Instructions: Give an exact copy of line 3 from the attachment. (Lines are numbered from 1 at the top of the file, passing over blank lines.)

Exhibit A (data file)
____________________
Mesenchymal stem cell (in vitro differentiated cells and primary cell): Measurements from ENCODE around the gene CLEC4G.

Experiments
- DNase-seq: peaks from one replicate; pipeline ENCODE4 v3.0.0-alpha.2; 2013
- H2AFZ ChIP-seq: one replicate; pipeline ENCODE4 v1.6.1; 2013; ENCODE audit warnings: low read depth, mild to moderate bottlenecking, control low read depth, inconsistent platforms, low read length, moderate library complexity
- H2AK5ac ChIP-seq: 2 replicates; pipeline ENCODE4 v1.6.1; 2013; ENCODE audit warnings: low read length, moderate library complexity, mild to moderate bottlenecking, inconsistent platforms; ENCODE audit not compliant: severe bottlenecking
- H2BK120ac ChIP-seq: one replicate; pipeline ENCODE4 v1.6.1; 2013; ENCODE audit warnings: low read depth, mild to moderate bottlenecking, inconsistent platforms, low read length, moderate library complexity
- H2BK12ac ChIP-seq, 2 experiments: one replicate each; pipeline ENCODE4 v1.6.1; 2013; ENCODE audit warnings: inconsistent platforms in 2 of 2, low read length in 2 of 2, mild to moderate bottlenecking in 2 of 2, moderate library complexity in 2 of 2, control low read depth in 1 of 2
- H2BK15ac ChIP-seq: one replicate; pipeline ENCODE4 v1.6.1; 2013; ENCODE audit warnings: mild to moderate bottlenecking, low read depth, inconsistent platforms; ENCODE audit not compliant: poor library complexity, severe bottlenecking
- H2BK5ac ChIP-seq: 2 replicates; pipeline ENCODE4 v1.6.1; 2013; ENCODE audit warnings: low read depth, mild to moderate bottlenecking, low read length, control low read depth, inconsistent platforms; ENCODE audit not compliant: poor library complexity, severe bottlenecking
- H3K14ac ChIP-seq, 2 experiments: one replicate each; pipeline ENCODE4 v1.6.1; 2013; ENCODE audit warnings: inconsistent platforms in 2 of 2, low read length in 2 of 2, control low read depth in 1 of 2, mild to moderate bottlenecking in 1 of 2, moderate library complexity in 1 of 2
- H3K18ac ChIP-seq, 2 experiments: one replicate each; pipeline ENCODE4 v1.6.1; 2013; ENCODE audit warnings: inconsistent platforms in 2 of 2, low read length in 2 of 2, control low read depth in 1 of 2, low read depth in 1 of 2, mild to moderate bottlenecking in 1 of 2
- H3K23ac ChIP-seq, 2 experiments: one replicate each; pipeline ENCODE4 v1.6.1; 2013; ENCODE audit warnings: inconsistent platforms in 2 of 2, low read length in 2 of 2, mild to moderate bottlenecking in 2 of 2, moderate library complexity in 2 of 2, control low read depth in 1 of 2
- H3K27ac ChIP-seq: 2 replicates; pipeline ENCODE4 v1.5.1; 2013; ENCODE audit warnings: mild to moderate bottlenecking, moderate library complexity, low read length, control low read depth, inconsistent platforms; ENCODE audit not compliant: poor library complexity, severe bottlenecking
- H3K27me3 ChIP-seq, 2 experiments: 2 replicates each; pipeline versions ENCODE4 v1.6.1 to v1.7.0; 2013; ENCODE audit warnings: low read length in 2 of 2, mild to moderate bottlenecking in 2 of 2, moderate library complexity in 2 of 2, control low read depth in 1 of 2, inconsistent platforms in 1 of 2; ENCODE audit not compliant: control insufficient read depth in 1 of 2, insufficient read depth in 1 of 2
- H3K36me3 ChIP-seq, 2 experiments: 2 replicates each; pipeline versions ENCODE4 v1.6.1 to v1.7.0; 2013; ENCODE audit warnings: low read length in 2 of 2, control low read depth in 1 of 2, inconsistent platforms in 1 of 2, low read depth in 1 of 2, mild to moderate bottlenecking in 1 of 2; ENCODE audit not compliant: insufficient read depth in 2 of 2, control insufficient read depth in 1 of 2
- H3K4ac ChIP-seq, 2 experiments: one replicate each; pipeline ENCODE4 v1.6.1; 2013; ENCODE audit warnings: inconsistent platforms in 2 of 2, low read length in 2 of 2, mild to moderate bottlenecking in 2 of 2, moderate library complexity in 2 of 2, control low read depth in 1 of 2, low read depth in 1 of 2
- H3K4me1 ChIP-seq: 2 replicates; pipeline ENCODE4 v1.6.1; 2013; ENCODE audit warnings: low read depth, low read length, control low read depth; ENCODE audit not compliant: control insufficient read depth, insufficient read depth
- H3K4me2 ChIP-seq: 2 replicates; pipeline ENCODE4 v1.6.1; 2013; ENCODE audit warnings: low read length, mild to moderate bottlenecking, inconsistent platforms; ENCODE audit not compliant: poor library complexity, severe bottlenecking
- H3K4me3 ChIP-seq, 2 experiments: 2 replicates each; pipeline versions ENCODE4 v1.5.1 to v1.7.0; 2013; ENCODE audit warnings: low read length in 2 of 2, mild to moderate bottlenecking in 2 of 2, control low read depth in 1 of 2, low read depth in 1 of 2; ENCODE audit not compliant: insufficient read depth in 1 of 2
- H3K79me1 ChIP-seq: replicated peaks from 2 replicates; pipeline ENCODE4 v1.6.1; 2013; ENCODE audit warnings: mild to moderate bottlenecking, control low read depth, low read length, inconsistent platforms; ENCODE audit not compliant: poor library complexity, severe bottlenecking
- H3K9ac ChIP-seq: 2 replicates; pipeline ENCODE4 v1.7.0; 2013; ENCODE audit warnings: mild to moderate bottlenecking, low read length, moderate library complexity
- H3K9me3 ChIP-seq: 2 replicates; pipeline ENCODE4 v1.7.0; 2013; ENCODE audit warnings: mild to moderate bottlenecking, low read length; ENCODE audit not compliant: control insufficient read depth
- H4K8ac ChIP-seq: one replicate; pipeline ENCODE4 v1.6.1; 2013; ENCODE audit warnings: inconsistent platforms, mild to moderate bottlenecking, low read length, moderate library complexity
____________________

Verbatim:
- DNase-seq: peaks from one replicate; pipeline ENCODE4 v3.0.0-alpha.2; 2013